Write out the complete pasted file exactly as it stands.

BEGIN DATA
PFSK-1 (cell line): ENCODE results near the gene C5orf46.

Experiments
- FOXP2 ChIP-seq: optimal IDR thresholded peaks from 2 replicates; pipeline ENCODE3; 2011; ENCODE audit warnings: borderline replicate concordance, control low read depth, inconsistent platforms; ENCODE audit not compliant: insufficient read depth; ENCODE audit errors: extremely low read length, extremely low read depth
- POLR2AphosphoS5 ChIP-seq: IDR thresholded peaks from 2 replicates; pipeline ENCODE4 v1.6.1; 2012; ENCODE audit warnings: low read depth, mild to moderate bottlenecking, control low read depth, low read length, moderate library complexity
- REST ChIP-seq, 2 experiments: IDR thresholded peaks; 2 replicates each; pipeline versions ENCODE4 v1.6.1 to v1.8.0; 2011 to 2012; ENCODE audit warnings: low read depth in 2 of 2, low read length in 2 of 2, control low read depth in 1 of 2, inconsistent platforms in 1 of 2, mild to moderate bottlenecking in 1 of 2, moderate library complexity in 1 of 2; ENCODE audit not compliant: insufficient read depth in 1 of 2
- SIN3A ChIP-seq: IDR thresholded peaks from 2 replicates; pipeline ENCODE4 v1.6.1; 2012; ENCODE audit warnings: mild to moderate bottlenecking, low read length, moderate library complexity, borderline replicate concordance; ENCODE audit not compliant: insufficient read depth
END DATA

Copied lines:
PFSK-1 (cell line): ENCODE results near the gene C5orf46.

Experiments
- FOXP2 ChIP-seq: optimal IDR thresholded peaks from 2 replicates; pipeline ENCODE3; 2011; ENCODE audit warnings: borderline replicate concordance, control low read depth, inconsistent platforms; ENCODE audit not compliant: insufficient read depth; ENCODE audit errors: extremely low read length, extremely low read depth
- POLR2AphosphoS5 ChIP-seq: IDR thresholded peaks from 2 replicates; pipeline ENCODE4 v1.6.1; 2012; ENCODE audit warnings: low read depth, mild to moderate bottlenecking, control low read depth, low read length, moderate library complexity
- REST ChIP-seq, 2 experiments: IDR thresholded peaks; 2 replicates each; pipeline versions ENCODE4 v1.6.1 to v1.8.0; 2011 to 2012; ENCODE audit warnings: low read depth in 2 of 2, low read length in 2 of 2, control low read depth in 1 of 2, inconsistent platforms in 1 of 2, mild to moderate bottlenecking in 1 of 2, moderate library complexity in 1 of 2; ENCODE audit not compliant: insufficient read depth in 1 of 2
- SIN3A ChIP-seq: IDR thresholded peaks from 2 replicates; pipeline ENCODE4 v1.6.1; 2012; ENCODE audit warnings: mild to moderate bottlenecking, low read length, moderate library complexity, borderline replicate concordance; ENCODE audit not compliant: insufficient read depth